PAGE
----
Two main results emerged from our analyses; (1) that flight speeds
among bird species scaled significantly differently with mass and wing
loading than predicted from basic aerodynamic principles and (2) that
phylogenetic group contributed in a highly significant way to explain
the considerable variation in bird flight speeds that remained, even
after the biometrical dimensions of the bird species had been taken
Scaling of Flight Speed
The scaling exponents fell below predicted values for both of the tested relationships, for Ue versus m as well as Ue versus Q.
Predicted scaling exponents were based on the assumptions of
geometrical and dynamical similarity. Could deviations from one or both
of these assumptions explain our results? Earlier studies have
demonstrated that bird species are not, on average, geometrically
identical, but larger species tend to have proportionately longer
wingspans and larger aspect ratios [2,5,10]. This was confirmed for the sample in the present study with aspect ratio scaling significantly positively to m as well as Q.
overall scaling exponent of 0.14 for flight speed versus body mass was
calculated for theoretical flight speeds after taking the slight
positive allometry in wing size into account for a large sample of bird
This fits well with the corresponding exponent for observed speeds in
this study, making departure from geometrical similarity a likely
explanation for this result. The negative scaling exponent of Ue in relation to m
for the swans, geese, and ducks may be an effect of a reduced flight
power margin with increasing size restricting the largest flyers like
swans to fly close to the minimum power speed rather than at the faster
speed associated with maximum effective lift-drag ratio [18,19].
Such constrained flight speeds for the largest flyers will also have
the effect of reducing the overall scaling exponents, thus providing
another contributory explanation for the observed results in this study.
similarity is reflected by Reynolds number, which will differ between
bird species in proportion to their size (length dimension) and speed .
Reynolds number shows a 15-fold range among the species in our sample
(ranging from approximately 25,000 to 375,000 based on mean wing chord,
S/b, as length measurement). Such a range of Reynolds
number may well be large enough to give rise to significant departures
from dynamical similarity. The main expected consequence would be a
reduced coefficient of frictional drag for birds with large Reynolds
number (i.e., large and fast birds) leading to an increased optimal
cruising speed among these species [14,20]. Thus, such a departure from dynamical similarity is expected to show up as an augmented scaling exponent for Ue versus m (and also for Ue versus Q), rather than a scaling exponent lower than expected as in this analysis.
In view of the opposite effects on scaling exponents of departures from geometrical and dynamical similarity, respectively , we conclude that only the departure from geometric similarity can explain why the scaling exponent for Ue versus m falls significantly below one-sixth among birds in cruising migratory flight.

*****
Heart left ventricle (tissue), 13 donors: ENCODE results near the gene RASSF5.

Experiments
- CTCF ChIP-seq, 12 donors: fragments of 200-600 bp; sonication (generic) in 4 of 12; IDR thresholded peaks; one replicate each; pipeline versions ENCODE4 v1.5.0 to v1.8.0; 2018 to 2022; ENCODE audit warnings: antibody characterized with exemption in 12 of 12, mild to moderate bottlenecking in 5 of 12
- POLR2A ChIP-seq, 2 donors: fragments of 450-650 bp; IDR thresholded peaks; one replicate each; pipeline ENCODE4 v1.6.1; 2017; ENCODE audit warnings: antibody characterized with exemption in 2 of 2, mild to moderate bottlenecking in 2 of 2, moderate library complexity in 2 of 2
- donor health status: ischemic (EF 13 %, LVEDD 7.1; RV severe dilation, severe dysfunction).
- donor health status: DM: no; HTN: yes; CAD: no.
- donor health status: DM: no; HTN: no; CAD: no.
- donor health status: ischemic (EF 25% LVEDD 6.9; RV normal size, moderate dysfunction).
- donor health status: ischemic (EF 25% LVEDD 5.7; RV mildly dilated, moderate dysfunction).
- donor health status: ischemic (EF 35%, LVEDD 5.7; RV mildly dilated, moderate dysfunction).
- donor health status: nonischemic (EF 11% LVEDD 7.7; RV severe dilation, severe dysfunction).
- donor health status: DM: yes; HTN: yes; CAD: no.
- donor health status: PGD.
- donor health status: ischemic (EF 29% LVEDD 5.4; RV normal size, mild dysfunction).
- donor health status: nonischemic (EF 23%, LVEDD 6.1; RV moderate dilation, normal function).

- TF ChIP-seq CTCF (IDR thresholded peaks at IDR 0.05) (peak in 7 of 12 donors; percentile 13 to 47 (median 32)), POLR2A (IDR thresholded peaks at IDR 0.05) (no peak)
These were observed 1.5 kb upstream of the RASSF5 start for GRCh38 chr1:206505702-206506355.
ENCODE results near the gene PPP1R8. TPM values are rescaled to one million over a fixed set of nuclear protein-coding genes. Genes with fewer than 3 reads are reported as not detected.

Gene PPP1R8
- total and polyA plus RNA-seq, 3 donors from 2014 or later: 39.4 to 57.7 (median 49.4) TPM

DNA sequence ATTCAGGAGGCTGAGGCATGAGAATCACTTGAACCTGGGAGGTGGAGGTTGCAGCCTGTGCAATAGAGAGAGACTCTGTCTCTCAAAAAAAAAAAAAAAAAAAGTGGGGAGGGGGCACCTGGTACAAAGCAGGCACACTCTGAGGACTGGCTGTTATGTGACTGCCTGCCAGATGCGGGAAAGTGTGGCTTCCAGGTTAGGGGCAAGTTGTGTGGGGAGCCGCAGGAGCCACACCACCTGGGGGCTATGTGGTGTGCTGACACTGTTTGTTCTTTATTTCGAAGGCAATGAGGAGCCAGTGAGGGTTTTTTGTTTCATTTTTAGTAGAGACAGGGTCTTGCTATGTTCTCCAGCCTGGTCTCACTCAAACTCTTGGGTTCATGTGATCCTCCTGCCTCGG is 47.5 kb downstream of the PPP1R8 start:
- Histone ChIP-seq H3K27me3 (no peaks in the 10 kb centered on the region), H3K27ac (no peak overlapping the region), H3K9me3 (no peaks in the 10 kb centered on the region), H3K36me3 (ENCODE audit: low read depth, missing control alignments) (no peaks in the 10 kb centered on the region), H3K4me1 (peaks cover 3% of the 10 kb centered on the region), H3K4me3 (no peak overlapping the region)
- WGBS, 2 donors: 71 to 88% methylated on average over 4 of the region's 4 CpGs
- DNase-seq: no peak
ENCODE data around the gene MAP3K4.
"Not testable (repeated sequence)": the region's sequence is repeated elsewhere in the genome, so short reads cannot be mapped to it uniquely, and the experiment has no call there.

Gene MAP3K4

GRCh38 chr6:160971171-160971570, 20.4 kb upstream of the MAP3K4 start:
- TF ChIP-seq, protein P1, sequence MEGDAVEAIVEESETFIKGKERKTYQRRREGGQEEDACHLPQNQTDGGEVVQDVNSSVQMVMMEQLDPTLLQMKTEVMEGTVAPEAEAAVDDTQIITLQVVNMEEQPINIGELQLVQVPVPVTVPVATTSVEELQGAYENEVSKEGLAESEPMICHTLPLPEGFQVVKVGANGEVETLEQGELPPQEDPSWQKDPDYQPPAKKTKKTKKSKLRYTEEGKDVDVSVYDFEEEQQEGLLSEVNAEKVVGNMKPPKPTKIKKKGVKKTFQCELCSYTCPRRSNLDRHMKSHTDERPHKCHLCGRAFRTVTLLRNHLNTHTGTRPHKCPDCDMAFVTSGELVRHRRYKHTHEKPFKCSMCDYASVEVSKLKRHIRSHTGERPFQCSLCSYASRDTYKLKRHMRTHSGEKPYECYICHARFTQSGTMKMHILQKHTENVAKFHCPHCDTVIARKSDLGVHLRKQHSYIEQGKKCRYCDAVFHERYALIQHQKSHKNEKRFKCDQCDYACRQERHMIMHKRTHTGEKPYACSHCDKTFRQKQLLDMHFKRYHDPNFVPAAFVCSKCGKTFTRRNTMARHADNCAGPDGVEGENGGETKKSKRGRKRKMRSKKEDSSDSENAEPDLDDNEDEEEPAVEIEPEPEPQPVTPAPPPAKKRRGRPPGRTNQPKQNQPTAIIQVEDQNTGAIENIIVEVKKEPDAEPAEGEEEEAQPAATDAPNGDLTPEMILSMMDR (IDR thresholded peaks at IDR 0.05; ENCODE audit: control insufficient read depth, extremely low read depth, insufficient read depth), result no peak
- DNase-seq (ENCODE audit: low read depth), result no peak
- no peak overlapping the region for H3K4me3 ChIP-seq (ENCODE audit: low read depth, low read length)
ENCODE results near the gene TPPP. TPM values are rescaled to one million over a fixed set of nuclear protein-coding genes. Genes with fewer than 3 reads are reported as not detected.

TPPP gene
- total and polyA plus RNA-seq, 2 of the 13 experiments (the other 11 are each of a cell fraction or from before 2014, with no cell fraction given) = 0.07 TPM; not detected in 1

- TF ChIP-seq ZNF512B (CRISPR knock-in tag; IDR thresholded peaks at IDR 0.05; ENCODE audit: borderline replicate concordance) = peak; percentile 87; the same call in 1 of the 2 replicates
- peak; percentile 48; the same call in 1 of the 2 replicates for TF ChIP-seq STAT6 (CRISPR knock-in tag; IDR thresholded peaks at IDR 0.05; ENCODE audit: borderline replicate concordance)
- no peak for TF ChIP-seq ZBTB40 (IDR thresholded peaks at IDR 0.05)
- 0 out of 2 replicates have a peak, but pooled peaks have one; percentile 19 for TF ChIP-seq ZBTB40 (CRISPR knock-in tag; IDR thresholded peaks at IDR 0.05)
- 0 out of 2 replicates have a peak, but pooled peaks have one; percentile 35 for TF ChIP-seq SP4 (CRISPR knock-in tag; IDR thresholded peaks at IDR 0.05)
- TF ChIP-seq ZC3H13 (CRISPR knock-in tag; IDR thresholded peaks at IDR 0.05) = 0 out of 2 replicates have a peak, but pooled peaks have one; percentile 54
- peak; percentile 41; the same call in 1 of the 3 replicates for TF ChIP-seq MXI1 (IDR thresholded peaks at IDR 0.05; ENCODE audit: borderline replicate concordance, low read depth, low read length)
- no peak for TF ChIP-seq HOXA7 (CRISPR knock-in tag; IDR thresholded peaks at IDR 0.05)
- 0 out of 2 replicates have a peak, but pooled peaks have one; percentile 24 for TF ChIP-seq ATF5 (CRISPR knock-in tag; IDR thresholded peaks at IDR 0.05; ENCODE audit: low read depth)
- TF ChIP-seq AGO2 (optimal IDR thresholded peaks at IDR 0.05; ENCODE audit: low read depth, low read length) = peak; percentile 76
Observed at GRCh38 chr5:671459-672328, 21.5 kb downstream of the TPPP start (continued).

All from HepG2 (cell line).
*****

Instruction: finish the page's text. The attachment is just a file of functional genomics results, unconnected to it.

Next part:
Do geometrical differences provide a sufficient explanation also for the fact that the scaling exponent for Ue versus Q
fell clearly below the expected value of one-half? One way to evaluate
this is to calculate the scaling exponent for flight speed versus span
loading (m × g/b2, where b is
wingspan). Span loading is equivalent to wing loading divided by the
aspect ratio, and for birds differing in their geometric wing shapes
cruising flight speed is expected to scale most closely with the square
root of span loading (under geometrical similarity flight speed is
predicted to scale with the same exponent of one-half versus both span
loading and wing loading) .
The scaling exponent for Ue versus span loading (species level, exponent 0.36 with 95% confidence interval 0.31–0.40, n = 129 and phylogenetic contrasts, exponent 0.37 with 95% confidence interval 0.26–0.48, n = 17) exceeded that versus Q (with corresponding exponents of 0.31 and 0.32, respectively, Table 1)
although still falling significantly below the predicted value of
one-half. This suggests that the geometrical differences explain part,
but not all, of the discrepancy between observed and expected scaling
of Ue versus Q. Departure from dynamical
similarity will, in its most simple form (as reflected by differences
in Reynolds number), contribute to an augmented rather than reduced
scaling exponent in relation to that predicted and can therefore not
provide any useful additional explanation in this case (see above).
Still, dynamical differences of other kinds may exist for reasons that
are notoriously difficult to predict for flapping flight. Future
studies of vortex patterns associated with flapping flight of different
species will be important to demonstrate possible dynamical differences
between species (see below).
We suggest that the unexpectedly small scaling exponent for Ue versus Q
may be the result of general evolutionary forces acting to increase
cruising speeds for species with the lowest wing loadings and reduce
speeds for species with the highest wing loadings. The bird species in
our analysis show approximately a 10-fold difference in their range of Q (from about 15 to 150 N/m2, Figure 1). With an observed scaling exponent for flight speed of 0.31, this range of Q is associated with a 2-fold (100.31
= 2.0) difference in flight speed. However, with a predicted scaling
exponent of 0.5 we would have expected more than a 3-fold difference in